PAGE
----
THERE are days when you wonder where your youth ended and your responsibility began. But when it finally dawns upon you, you would wake up hungry on a weekend and realize you’re alone in the house, nothing on the fridge but a box of cold pizza.
When I was a kid it was different, specifically during the summers I would wake up alone because my brothers and sister were staying at my grandmother’s house for a vacation. Almost always my parents were also out somewhere doing whatever it was that they did in the morning, but when I roll out of bed usually at around 8 am I would find that everything was ready: breakfast, a fresh set of clothes, a note stuck on the door of the fridge saying “Clean the house. We are just paying the electric bill.”
When you’re 12 and you see a sticky note on the fridge you were just supposed to follow orders. But now that you’re older and your mom does the same thing you’ll wonder why, in this age of touch-screen phones, she didn’t just send a text message instead. Thus, you don’t do it.
Instead of cleaning, I would roll around the house singing in front of a moving electric fan, talk to myself over the phone, play with the hair curler. I would go to the bathroom and flush the toilet bowl over and over again. I don’t know about people who say that people who coop themselves in the john for hours don’t have a life, but, in my opinion, the cutest thing about toilet bowls is that they burp.
Not that there’s nary a thing to do in the house: There are days when you type away on the computer, for instance; there are days you fiddle with the Playstation. On this particular day, however, I was intrigued by a pile of huge cartons gathering a veneer of permanent dust atop my parents’ closet. When I was a kid my mother forbade me from touching these things, no matter that I roundly suspected that she stowed away toys in these boxes. But being old confers a privilege, therefore I reached for these boxes with no qualms and pried them up.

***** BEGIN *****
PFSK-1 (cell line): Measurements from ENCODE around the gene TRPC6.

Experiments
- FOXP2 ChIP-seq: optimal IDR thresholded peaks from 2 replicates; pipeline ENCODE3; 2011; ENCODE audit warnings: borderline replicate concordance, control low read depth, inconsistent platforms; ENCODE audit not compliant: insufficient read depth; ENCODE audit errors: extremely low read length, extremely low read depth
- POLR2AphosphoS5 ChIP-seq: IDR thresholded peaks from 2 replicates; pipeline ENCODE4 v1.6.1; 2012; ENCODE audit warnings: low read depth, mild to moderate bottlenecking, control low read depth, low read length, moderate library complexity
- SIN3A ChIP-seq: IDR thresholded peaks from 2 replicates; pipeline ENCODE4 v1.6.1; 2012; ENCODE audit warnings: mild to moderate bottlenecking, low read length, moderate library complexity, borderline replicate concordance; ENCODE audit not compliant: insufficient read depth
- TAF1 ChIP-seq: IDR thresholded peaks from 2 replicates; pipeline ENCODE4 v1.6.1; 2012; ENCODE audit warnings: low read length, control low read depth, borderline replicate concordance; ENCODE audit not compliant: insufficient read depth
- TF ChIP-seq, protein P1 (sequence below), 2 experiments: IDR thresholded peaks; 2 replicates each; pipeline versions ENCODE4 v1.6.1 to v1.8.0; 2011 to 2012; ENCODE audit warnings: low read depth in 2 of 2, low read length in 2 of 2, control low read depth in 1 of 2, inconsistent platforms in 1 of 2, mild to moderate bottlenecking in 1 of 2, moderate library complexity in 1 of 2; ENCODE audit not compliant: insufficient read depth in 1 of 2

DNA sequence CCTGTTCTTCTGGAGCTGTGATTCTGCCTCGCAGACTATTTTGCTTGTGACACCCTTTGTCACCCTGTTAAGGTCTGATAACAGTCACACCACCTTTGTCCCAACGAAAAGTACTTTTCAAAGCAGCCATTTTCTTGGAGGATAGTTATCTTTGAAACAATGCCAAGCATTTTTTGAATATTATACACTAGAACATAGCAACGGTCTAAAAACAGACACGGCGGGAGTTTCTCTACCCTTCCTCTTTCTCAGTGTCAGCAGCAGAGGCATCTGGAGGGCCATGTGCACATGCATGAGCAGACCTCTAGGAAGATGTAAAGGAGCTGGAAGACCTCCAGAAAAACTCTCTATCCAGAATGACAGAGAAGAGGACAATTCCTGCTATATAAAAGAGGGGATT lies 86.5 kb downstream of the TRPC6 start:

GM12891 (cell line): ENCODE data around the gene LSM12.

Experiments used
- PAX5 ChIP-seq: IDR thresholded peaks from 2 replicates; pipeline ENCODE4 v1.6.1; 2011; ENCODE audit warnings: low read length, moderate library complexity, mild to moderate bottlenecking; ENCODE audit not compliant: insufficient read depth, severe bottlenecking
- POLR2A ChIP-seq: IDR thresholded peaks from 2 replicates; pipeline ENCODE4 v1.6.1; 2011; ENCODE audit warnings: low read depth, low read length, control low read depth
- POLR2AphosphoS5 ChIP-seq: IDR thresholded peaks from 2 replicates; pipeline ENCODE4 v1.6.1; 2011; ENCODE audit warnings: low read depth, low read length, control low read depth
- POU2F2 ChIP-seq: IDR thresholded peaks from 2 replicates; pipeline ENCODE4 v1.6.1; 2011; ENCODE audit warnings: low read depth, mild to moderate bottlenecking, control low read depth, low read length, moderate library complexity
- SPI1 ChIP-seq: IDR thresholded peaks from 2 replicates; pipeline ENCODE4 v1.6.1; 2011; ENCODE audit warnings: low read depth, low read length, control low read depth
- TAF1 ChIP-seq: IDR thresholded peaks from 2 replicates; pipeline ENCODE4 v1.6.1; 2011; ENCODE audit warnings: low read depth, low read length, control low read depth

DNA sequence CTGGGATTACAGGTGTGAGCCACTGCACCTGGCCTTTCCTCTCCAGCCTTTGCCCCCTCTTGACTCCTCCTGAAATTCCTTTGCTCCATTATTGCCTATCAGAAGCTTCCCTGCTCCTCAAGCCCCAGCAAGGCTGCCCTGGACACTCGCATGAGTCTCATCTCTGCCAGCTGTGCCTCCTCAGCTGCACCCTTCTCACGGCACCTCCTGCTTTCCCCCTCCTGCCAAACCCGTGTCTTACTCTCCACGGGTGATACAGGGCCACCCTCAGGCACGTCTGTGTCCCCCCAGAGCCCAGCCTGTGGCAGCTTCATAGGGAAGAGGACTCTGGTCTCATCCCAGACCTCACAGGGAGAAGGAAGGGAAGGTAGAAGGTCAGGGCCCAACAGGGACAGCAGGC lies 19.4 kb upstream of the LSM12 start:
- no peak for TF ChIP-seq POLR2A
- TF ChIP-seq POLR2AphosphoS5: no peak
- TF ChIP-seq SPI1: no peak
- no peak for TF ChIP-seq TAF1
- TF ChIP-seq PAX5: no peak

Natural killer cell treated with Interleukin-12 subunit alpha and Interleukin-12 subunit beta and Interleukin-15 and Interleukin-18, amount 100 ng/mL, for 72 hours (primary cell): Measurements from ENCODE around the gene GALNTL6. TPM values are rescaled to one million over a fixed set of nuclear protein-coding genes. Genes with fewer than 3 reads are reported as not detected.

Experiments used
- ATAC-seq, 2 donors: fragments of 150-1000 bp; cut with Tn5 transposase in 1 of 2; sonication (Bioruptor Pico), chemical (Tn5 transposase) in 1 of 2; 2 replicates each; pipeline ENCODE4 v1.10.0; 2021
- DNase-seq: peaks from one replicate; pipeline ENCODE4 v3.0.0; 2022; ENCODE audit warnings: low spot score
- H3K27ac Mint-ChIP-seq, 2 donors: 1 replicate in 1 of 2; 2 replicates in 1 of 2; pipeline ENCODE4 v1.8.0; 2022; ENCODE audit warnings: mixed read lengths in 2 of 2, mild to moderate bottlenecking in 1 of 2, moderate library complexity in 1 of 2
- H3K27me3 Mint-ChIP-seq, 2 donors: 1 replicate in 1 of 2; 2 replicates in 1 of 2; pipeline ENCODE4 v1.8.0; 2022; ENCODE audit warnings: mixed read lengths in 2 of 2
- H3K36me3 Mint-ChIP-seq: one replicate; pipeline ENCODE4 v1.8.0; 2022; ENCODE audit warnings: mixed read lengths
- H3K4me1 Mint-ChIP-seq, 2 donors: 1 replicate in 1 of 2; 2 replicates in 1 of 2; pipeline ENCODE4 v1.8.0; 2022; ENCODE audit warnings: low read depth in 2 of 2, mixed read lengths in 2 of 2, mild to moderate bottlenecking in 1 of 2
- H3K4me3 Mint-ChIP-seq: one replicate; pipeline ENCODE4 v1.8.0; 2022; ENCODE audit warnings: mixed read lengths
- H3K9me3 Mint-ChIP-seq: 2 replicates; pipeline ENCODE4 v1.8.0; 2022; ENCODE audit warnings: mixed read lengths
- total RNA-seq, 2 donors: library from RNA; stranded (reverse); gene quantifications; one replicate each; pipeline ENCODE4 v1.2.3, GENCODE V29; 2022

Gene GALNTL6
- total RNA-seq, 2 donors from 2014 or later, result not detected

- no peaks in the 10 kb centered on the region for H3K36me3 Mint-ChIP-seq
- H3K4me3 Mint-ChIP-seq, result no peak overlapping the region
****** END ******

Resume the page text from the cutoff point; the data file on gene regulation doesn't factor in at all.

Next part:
Turns out, the drab boxes contained equally drab things, things sentimental old grandmas typically hold on to: record albums fading at the jacket, worn-out leather bags, yellow pages, a spent watch. A box in particular contained photo albums, as well as a handful of love letters and postcards.
Leafing through these, I remember stumbling upon a love letter my then-11-year-old-or-thereabouts brother Vincent wrote for his supposed sweetheart. Written on a sheet of regular paper, it read, “I will catch the stars for you,” this, and some crudely drawn figures with a note: “Flowers and chocolates for you.” I imagined a lanky Chinese-y girl, whose hair was held in multiple clumps with sanrio. And then there is Vincent, on his knees, blowing flying kisses and saying “I love you” to her through a little gap in his buckteeth. What was funny is that, even at a young age, Vincent has been so serious in his life, someone who, you think, is not capable of being corny.
Before telling our mother about it I gathered my other brother, Vien, and sister Nica ‘round and told them about the state secret. Then, when everything was agreed and conspired upon, we deliberately laughed at Vincent’s presence. Here he would throw stones at signs, here he would also burst into laughter, here he would finally get the drift and, balling his fist and pink in the face, finally ask what was so funny. I said nothing. “But, you know,” I would look from eye to eye, “flowers and chocolates,” whereupon we would give in.
Looking at these found letters, I wondered how it was with my parents, who have ever been so decidedly strict in their lives. It killed us thinking how they kiss, and when they actually did front and center and said “I love you” during one of their anniversaries, Nica and I took to the corner laughing and said “Yuck!” because that was so disgusting because that was how we were made.
I surmise it was as awkward of a thought to us as anyone: My parents making babies. Which reminds me of a really bubbly kid I came across in one of my solitary walks. She was tugging at her mother’s skirt and stating out loud “Mommy I want a baby brother!” I was in a mall when I heard this, and turned to see a late 40-ish couple with a little girl I supposed to be their only child.